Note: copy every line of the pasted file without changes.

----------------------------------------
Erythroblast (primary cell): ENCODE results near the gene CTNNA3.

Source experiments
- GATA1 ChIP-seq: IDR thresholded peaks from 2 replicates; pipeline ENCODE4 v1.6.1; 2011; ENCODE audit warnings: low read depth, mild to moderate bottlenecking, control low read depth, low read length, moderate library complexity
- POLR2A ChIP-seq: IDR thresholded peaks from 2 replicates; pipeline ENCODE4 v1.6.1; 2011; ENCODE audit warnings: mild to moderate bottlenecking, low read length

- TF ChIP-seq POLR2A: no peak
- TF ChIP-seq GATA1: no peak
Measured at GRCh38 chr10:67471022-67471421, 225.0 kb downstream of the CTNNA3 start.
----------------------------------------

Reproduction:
Erythroblast (primary cell): ENCODE results near the gene CTNNA3.

Source experiments
- GATA1 ChIP-seq: IDR thresholded peaks from 2 replicates; pipeline ENCODE4 v1.6.1; 2011; ENCODE audit warnings: low read depth, mild to moderate bottlenecking, control low read depth, low read length, moderate library complexity
- POLR2A ChIP-seq: IDR thresholded peaks from 2 replicates; pipeline ENCODE4 v1.6.1; 2011; ENCODE audit warnings: mild to moderate bottlenecking, low read length

- TF ChIP-seq POLR2A: no peak
- TF ChIP-seq GATA1: no peak
Measured at GRCh38 chr10:67471022-67471421, 225.0 kb downstream of the CTNNA3 start.